WANTED: 200 Brides
In 2005, ReCycle North received one of its most unusual donations ever: 200 brand new wedding dresses! Although clothing isn’t generally accepted, ReCycle North accepted the generous donation from Brides Way and Fiori Bridal and coordinated a huge Wedding Gown Sale the following April in 2006. With advertising donated by the Burlington Free Press and WOKO, and ballroom space donated by the Sheraton Burlington, the event was a true community effort!
The sales generated $10,000 for ReCycle North’s Essential Goods Program and helped nearly 100 local brides find, and afford, the gown of their dreams. ReCycle North also gave vouchers for gowns to 6 local brides in need and solicited local businesses to donate gift certificates for a free wedding celebration package to give to one struggling couple. The You Deserve It package included first dibs on a free gown, a free tuxedo rental, and a night on the town in Burlington.
So, what happened to the remaining 100 gowns? After researching various options ranging from rent-a-gown shops in Las Vegas to Filene’s Basement and local charities, ReCycle North ended up donating the leftover gowns to a church in Uganda that was planning a mass wedding for 79 couples in July of 2006.
YouthBuild comes to ReCycle North
Success is all about hard work and opportunity. But for many young people without a high school diploma, the pathways are limited. YouthBuild is a multinational program that creates opportunities for high school dropouts to learn valuable construction skills, earn their degree and work towards their desired career. In 2004, ReSOURCE took on the Vermont YouthBuild program, opening up 12 spots to the youth of Burlington. In 2010, ReSOURCE opened another YouthBuild program in Barre, and we currently operate the only two YouthBuild programs in Vermont, serving 30 young Vermonters a year.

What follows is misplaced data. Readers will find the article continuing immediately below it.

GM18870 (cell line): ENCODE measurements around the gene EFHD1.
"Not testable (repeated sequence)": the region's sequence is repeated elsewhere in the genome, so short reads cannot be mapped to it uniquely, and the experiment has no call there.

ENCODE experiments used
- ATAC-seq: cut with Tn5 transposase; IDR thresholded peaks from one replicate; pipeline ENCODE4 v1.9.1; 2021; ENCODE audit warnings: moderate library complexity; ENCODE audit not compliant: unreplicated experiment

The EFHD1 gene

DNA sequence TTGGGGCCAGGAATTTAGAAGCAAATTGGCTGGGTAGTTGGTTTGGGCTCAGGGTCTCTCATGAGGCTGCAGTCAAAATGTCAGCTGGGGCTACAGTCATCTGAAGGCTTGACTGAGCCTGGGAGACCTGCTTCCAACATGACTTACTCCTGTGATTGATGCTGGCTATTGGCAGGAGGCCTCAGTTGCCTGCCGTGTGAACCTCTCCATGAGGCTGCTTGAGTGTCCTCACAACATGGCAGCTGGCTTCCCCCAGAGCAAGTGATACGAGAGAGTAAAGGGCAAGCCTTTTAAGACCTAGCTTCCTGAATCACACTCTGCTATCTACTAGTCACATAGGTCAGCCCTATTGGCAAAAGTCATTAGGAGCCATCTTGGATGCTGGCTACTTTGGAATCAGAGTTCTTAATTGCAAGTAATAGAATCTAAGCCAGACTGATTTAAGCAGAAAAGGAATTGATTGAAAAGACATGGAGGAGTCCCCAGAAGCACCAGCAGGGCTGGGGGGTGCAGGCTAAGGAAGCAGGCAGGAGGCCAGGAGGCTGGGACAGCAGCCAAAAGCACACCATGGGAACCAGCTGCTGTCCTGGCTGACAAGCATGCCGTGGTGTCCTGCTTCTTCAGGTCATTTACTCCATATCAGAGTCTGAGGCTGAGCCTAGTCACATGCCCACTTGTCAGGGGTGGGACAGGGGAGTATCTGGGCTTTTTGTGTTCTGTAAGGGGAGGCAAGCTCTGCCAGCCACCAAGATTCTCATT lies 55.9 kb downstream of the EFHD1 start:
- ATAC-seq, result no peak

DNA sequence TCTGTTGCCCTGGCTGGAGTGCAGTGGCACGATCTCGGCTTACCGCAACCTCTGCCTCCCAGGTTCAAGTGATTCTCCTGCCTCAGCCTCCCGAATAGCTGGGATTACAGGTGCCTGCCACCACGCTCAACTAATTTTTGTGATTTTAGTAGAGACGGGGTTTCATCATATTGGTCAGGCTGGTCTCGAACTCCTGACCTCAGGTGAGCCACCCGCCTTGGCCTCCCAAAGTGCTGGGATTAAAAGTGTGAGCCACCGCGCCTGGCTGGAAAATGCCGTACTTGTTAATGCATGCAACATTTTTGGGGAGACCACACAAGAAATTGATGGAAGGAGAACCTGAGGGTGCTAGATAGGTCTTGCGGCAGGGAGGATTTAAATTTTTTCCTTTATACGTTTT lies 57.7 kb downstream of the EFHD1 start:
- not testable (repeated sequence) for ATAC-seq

“YouthBuild provides an incredible experience for young adults to make positive changes in their lives. I love working at YouthBuild because the benefits are so immediate and tangible for both the student and the community.” -Kaelyn Murray, YouthBuild program Manager
Students learn through service projects, building low income housing, and classroom instruction. The program emphasizes leadership development, community service and fostering personal development.
Building a Barn with BMC
Max & Cheryl had a dream of building a barn, but the high cost of materials and the demands of running a business and working separate full time jobs kept the project on hold for several years. When they learned about ReCycle North’s Building Materials Center they started to explore building opportunities. With a combination of new and used materials they were able to construct a 72’x36’ barn for a fraction of the cost of all-new construction. Max & Cheryl couldn’t have been able to do it without the help of BMC staff and the great quality materials they found at our store. In addition to being an alternative to the landfill, even in its first three years BMC was, and still is today, a valuable resource to Vermont residents from throughout the state who need affordable materials to fix up their house, landscape the yard, or build the barn of their dreams.